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The Mekons Get Gloriously Lost on "Deserted"

The Mekons, Deserted record review.

The Mekons’ artier ambitions have long curbed their mainstream appeal, but credit the band for never phoning it in.


April 23, 2019 | by Ryan Bray

Mekons Deserted Bloodshot

Grade: B

“Get out of the van and disappear,” The Mekons sing in “Lawrence of California,” the first song on the Welch art punks’ latest outing, Deserted. Granted, The Mekons have always been wanderers, musically speaking at least. But the band’s latest puts a very literal spin on the idea of getting out of one’s comfort zone.

Specifically, the writing and recording of Deserted led the band to Joshua Tree, California, less a place than a haven of retreat for those looking to step a bit outside of themselves. According to frontman Jon Langford, failed attempts at writing songs in the van while on tour led the band to break away for some solitude.

“The desert is not unlike the ocean (just drier) and equally inspirational to old pirate punk rockers,” Langford noted in a statement accompanying the new record. And Deserted, from nods to the epic story of T.E. Lawrence to countless references to the arid elements of its surroundings (“Into the Sun,” “How Many Stars,” “In the Desert,” “Mirage”), is certainly inspired. That’s hardly surprising coming from a band that’s always reached out beyond punk rock’s sometimes-limiting confines. But locale undeniably plays a role in keeping The Mekons’ sound fresh more than 20 records deep into their career.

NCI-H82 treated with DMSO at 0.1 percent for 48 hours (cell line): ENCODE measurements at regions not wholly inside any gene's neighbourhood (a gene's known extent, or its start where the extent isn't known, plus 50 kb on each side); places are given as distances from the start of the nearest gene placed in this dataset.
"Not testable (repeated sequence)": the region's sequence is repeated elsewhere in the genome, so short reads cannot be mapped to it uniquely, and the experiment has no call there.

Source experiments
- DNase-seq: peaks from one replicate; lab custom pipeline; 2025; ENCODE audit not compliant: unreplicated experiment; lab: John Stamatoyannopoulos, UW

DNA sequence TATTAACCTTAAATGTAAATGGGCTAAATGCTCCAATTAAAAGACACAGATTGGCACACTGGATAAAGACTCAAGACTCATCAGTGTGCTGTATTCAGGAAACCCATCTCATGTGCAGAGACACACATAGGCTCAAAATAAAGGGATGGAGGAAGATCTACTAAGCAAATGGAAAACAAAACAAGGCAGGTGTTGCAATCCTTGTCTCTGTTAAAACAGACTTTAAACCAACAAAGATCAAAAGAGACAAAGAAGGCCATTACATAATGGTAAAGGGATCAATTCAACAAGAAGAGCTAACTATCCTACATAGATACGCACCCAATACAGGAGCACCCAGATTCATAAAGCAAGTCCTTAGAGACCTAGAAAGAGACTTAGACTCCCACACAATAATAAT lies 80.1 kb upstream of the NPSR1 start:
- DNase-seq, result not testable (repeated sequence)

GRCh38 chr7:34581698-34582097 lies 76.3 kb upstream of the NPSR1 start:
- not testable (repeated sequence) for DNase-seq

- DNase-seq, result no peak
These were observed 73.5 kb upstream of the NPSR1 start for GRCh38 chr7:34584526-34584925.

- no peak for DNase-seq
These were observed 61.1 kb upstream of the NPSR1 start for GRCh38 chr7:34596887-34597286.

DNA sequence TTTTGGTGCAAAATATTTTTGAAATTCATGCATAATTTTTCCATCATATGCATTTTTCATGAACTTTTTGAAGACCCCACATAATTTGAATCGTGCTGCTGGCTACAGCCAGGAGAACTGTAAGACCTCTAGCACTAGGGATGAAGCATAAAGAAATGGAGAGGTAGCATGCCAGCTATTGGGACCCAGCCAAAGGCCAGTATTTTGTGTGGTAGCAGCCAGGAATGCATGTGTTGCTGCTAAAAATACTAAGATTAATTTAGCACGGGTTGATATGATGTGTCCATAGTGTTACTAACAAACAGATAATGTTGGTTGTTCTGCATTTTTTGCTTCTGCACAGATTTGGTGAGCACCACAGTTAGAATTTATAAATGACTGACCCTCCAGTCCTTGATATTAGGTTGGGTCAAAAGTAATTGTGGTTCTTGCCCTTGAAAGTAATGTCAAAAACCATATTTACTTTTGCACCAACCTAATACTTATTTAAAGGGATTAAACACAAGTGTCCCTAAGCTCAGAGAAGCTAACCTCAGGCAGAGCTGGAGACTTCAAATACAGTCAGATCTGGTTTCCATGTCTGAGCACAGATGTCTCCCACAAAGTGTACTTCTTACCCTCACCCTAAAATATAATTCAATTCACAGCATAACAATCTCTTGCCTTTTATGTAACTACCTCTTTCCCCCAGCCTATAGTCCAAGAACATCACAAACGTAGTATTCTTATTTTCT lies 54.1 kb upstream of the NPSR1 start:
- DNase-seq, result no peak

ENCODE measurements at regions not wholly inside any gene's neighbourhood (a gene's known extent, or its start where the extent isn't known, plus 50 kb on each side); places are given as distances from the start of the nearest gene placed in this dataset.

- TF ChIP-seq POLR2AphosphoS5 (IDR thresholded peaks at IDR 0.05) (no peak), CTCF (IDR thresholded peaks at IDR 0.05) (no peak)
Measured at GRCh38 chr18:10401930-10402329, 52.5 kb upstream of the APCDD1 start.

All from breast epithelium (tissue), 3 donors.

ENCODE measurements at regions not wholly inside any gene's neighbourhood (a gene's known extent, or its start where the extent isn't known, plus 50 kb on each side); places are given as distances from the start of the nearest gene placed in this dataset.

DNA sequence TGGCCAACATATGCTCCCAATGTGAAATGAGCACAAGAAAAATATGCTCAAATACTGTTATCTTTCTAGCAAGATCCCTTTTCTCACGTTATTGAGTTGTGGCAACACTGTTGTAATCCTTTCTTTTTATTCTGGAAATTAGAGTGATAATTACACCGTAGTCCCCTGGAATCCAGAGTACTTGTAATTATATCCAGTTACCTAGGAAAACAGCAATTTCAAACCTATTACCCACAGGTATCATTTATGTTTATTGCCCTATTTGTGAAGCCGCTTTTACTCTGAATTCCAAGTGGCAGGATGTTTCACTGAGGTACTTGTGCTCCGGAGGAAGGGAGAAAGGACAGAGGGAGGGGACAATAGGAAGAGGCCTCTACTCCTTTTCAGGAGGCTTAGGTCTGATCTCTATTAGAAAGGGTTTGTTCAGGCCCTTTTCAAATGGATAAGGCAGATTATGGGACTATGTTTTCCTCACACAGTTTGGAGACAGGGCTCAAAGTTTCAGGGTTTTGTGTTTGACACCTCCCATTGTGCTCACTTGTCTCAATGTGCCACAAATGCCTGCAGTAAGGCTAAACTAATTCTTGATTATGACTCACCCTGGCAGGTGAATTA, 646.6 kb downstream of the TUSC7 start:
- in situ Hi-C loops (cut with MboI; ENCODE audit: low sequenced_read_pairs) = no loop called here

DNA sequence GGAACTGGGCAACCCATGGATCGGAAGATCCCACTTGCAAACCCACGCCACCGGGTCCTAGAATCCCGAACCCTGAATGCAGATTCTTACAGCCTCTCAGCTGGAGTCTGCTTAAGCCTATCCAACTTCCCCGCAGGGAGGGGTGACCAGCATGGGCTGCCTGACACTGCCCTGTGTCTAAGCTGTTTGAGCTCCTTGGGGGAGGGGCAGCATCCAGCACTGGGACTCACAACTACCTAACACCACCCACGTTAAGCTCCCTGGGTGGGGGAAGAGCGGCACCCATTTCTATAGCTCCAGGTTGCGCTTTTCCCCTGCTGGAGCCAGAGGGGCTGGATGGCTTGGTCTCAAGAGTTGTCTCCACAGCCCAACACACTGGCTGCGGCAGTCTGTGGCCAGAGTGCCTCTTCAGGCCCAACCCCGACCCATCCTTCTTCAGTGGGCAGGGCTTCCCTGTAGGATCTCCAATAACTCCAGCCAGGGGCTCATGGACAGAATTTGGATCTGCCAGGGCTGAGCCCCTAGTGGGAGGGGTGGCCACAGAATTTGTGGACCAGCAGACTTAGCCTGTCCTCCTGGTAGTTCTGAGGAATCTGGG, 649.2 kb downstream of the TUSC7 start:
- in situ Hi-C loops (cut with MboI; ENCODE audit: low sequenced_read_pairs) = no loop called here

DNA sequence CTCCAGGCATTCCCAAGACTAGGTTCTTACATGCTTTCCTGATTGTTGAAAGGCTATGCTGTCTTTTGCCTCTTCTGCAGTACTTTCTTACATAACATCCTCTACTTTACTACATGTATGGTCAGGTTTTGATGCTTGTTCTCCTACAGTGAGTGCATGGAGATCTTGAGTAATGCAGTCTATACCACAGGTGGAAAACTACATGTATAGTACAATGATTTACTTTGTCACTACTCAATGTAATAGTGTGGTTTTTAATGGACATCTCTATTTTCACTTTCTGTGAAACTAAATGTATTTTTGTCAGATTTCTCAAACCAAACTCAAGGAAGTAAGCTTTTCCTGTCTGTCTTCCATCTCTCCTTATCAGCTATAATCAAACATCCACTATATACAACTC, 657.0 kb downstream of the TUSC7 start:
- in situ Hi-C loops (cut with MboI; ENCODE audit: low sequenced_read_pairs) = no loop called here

Deserted, like many Mekons records before it, is so sonically shape-shifting that it leaves no room for boredom. “Lawrence of California” nails the folk-meets-punk formula that’s long made the band so musically peerless. It’s a strong opener, but while The Mekons come on like a gang of marauders, the best moments on Deserted lie in the subtleties. The echoes that hang off of every note on “How Many Stars” put listeners right in the middle of the desert’s endless expanse. And just in case you think the record is all wistful wonder, the record also captures the desert’s weird underbelly through cryptic alt country ( “Weimar Vending Machine”), dub (“Into the Sun”), or trippy art rock numbers left to bake in the heat (“Mirage”). The desert’s a vast place, and The Mekons’ warped hodgepodge of styles and genres does an admirable job of capturing its sprawl.

The Mekons’ artier ambitions have long curbed their mainstream appeal, but credit the band for never phoning it in. Deserted is another high-concept kick in the ass from one of independent music’s most unique and relentlessly creative acts. The band might have had to uproot themselves to get things done, but the results are expectedly solid.

Purchase Deserted at Bloodshot Records

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